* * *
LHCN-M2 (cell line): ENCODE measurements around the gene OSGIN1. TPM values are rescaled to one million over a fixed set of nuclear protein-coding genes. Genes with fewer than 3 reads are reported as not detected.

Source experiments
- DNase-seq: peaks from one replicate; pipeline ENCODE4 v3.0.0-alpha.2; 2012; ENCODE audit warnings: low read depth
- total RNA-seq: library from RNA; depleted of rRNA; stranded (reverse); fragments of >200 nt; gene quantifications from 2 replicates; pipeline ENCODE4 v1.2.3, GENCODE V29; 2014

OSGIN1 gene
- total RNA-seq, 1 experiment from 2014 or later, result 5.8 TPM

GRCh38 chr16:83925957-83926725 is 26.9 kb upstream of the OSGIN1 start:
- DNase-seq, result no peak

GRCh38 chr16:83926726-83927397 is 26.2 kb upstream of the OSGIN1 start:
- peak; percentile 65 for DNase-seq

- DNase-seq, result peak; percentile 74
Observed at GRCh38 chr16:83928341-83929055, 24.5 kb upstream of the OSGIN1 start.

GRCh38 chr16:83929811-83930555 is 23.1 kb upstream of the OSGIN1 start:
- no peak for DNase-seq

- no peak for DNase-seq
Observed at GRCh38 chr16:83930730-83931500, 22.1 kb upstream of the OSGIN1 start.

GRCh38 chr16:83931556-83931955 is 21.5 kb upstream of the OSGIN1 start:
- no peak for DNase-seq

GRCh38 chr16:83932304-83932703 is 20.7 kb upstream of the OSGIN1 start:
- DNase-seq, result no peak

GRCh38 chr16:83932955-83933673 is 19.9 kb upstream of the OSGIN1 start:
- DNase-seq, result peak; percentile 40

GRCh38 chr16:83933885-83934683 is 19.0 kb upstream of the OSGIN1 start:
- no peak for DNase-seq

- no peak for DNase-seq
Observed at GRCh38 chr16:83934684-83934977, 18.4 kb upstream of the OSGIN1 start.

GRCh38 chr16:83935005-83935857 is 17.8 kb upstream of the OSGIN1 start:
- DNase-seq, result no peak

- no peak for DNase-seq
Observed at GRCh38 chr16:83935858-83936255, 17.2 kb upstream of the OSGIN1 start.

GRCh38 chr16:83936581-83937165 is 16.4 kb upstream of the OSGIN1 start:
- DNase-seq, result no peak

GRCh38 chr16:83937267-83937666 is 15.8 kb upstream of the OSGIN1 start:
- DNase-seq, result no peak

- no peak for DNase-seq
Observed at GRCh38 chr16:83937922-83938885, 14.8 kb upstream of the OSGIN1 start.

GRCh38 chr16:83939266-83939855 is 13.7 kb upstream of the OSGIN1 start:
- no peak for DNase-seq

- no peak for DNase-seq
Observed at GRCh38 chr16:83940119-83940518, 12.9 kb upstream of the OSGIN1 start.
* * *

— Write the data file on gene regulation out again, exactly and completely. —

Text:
LHCN-M2 (cell line): ENCODE measurements around the gene OSGIN1. TPM values are rescaled to one million over a fixed set of nuclear protein-coding genes. Genes with fewer than 3 reads are reported as not detected.

Source experiments
- DNase-seq: peaks from one replicate; pipeline ENCODE4 v3.0.0-alpha.2; 2012; ENCODE audit warnings: low read depth
- total RNA-seq: library from RNA; depleted of rRNA; stranded (reverse); fragments of >200 nt; gene quantifications from 2 replicates; pipeline ENCODE4 v1.2.3, GENCODE V29; 2014

OSGIN1 gene
- total RNA-seq, 1 experiment from 2014 or later, result 5.8 TPM

GRCh38 chr16:83925957-83926725 is 26.9 kb upstream of the OSGIN1 start:
- DNase-seq, result no peak

GRCh38 chr16:83926726-83927397 is 26.2 kb upstream of the OSGIN1 start:
- peak; percentile 65 for DNase-seq

- DNase-seq, result peak; percentile 74
Observed at GRCh38 chr16:83928341-83929055, 24.5 kb upstream of the OSGIN1 start.

GRCh38 chr16:83929811-83930555 is 23.1 kb upstream of the OSGIN1 start:
- no peak for DNase-seq

- no peak for DNase-seq
Observed at GRCh38 chr16:83930730-83931500, 22.1 kb upstream of the OSGIN1 start.

GRCh38 chr16:83931556-83931955 is 21.5 kb upstream of the OSGIN1 start:
- no peak for DNase-seq

GRCh38 chr16:83932304-83932703 is 20.7 kb upstream of the OSGIN1 start:
- DNase-seq, result no peak

GRCh38 chr16:83932955-83933673 is 19.9 kb upstream of the OSGIN1 start:
- DNase-seq, result peak; percentile 40

GRCh38 chr16:83933885-83934683 is 19.0 kb upstream of the OSGIN1 start:
- no peak for DNase-seq

- no peak for DNase-seq
Observed at GRCh38 chr16:83934684-83934977, 18.4 kb upstream of the OSGIN1 start.

GRCh38 chr16:83935005-83935857 is 17.8 kb upstream of the OSGIN1 start:
- DNase-seq, result no peak

- no peak for DNase-seq
Observed at GRCh38 chr16:83935858-83936255, 17.2 kb upstream of the OSGIN1 start.

GRCh38 chr16:83936581-83937165 is 16.4 kb upstream of the OSGIN1 start:
- DNase-seq, result no peak

GRCh38 chr16:83937267-83937666 is 15.8 kb upstream of the OSGIN1 start:
- DNase-seq, result no peak

- no peak for DNase-seq
Observed at GRCh38 chr16:83937922-83938885, 14.8 kb upstream of the OSGIN1 start.

GRCh38 chr16:83939266-83939855 is 13.7 kb upstream of the OSGIN1 start:
- no peak for DNase-seq

- no peak for DNase-seq
Observed at GRCh38 chr16:83940119-83940518, 12.9 kb upstream of the OSGIN1 start.